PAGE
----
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And after that, a bit of a lie-down is always good. Preferably in the middle of my knitting.

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Goodbye Blue Sky

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The sky at noon today.

Scary Math?

Ann in CT asked:
About fudging the increases and decreases because your row gauge is off. I’m about to face this problem. My pattern calls for 30 rows to 10cm and I’m getting 32 rows. What kind of scary math do you have to do to make the adjustment? (And I realize I haven’t given enough info on my pattern, but I figure there must be a general rule of thumb. For instance on the sleeves it’s increase 2 sts on the 13th row and the 4 following 16th rows.)

Let me say first off that math is not my forte. So I try to do things as simply as possible.

Figuring from what you tell me, the increases are done over 77 rows. (That’s 16 times 4 plus 13 equals 77 — right?) 77 rows in the pattern row gauge of 30 rows to 10cm (4 inches) gives you a length of about 10.25 inches over which you are doing your increases.

Your row gauge is 32 rows to 10cm (4 inches), so you will knit 82 rows to achieve the same 10.25 inches. What I would do is increase on the first three 16th rows and the following two 17th rows — that’ll give you 82 rows total.

Or something like that. Did I do the math right?

It’s New Project Monday!

Wheee! A new sweater to knit! A new sweater to knit!

I had a goodly amount of Rowan Calmer in my stash, in shade 480 (Peacock), that has been calling out to become a nice, comfy sweater.

Because I’m not quite yet over the Summer of Lace, I started by knitting a lace edging for the bottom. I do so love a good lace edging.

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I picked up stitches along the straight edge of the lace, and started knitting up for the back of my sweater.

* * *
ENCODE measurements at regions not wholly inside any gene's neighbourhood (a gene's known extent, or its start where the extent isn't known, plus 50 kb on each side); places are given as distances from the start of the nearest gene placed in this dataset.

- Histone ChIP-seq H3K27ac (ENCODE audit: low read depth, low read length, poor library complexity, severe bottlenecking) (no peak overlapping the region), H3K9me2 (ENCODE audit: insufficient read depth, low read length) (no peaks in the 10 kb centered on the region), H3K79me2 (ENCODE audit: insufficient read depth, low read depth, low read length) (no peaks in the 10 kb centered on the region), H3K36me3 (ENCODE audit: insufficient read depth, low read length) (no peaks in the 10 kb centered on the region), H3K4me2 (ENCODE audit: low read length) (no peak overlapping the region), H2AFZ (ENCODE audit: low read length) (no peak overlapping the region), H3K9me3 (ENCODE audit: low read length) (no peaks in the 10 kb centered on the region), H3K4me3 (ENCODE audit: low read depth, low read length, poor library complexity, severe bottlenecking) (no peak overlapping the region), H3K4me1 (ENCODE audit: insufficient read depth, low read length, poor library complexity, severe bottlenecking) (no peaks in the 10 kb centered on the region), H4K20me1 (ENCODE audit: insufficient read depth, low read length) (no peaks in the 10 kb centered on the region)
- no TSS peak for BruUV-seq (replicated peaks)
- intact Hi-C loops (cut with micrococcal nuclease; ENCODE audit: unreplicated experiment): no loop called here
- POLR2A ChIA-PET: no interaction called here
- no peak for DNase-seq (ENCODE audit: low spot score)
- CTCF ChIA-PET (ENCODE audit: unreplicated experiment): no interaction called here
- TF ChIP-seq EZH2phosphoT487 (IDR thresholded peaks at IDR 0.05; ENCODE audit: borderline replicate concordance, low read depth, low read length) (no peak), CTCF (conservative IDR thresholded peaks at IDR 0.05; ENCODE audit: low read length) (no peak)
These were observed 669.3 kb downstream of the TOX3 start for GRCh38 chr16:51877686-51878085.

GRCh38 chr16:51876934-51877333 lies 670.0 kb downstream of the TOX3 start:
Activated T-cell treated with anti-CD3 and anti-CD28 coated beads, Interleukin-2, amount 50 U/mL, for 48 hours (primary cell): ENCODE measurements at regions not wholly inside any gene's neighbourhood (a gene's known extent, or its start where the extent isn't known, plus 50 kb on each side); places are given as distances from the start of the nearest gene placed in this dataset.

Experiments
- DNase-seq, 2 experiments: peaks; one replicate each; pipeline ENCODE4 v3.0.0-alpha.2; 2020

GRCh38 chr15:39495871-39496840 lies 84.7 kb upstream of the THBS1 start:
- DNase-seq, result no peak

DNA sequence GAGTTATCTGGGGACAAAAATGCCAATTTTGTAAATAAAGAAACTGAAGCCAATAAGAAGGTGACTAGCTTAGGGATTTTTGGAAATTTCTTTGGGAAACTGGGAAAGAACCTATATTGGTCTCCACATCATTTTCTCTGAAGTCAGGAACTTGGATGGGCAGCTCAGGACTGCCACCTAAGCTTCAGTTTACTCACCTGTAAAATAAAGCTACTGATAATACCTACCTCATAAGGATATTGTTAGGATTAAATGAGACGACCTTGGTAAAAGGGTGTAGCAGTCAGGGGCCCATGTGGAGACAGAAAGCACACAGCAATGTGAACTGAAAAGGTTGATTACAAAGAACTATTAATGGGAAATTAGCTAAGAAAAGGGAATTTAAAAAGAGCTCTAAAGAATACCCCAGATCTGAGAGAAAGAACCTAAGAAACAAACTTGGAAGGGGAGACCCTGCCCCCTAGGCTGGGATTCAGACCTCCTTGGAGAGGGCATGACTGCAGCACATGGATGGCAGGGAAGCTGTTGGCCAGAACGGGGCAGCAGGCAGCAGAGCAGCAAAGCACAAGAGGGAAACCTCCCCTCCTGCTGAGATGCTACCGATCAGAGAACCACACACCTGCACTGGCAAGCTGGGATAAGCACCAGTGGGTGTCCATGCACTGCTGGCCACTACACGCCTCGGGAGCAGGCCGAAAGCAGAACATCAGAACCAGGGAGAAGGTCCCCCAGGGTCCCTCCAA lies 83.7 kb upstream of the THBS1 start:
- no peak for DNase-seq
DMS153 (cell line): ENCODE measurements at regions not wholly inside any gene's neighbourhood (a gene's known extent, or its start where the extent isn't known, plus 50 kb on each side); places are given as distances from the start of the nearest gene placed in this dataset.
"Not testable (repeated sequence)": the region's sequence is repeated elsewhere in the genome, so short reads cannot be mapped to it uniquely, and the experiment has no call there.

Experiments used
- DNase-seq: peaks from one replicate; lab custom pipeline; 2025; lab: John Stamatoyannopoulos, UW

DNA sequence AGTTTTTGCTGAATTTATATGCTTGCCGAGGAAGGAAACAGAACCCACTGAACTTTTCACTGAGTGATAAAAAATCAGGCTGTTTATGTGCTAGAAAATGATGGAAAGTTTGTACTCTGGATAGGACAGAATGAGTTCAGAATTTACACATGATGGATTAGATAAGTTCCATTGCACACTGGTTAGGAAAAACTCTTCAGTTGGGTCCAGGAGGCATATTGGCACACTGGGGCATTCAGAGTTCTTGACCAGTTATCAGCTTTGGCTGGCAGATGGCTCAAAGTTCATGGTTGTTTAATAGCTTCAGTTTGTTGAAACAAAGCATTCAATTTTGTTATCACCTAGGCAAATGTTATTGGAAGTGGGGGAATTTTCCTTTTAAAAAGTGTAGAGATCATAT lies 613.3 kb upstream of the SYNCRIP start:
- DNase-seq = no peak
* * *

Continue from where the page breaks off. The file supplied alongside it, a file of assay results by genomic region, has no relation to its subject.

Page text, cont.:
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This is going to be a long tunic style sweater, with a little bit of waist shaping, with long set-in sleeves.

I haven’t thought of a name for the design yet — nothing is calling out to me!

Lucy Sez

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When I strike a cute pose, I get more greenies.

Hourglass Sweater

The Hourglass Sweater is done. Here it is, straight off the needles:

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I also tried it on for the official bathroom mirror shot:

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The color in the first shot is much more accurate.

I don’t think any blocking is needed — I’ll just give it a once-over with a steam iron.

I love this sweater. I imagine I’ll wear this a lot when the weather gets cooler.

I made this with some mods. First of all, I didn’t do the facings on the lower edge, sleeves, and neckline. I did a seed stitch border instead. Because my row gauge was a bit off, I adjusted the rate of decreasing and increasing to achieve the proper shaping on the body and sleeves.

When I was working on the yoke, I thought the finished neckline was going to be way too wide. Turns out, I would have been correct. With 8 rounds left to go on the yoke, I doubled the rate of decreases (decreasing on every round instead of every other round) to get a narrower neckline, and I’m glad I did. I have somewhat narrow shoulders, and I didn’t want the sweater hanging off my shoulders, as it undoubtedly would have had I knit it as directed.

I also knitted the sleeves a full 2 inches shorter than directed. Also glad I did that — they would have been way too long. As knitted, they just cover my wrists and are exactly the length I like.

So color me happy!

This sweater took a bit over 8.5 skeins of Alchemy Synchronicity. No doubt it would have taken much closer to the 10 skeins the pattern indicated had I done the facings and made the sleeves as directed.

I started another sweater today. Big surprise, eh?

But I’ll talk about that tomorrow.

Lucy Sez:

lucy092505 Hourglass Sweater

“I want more greenies, Mommy!”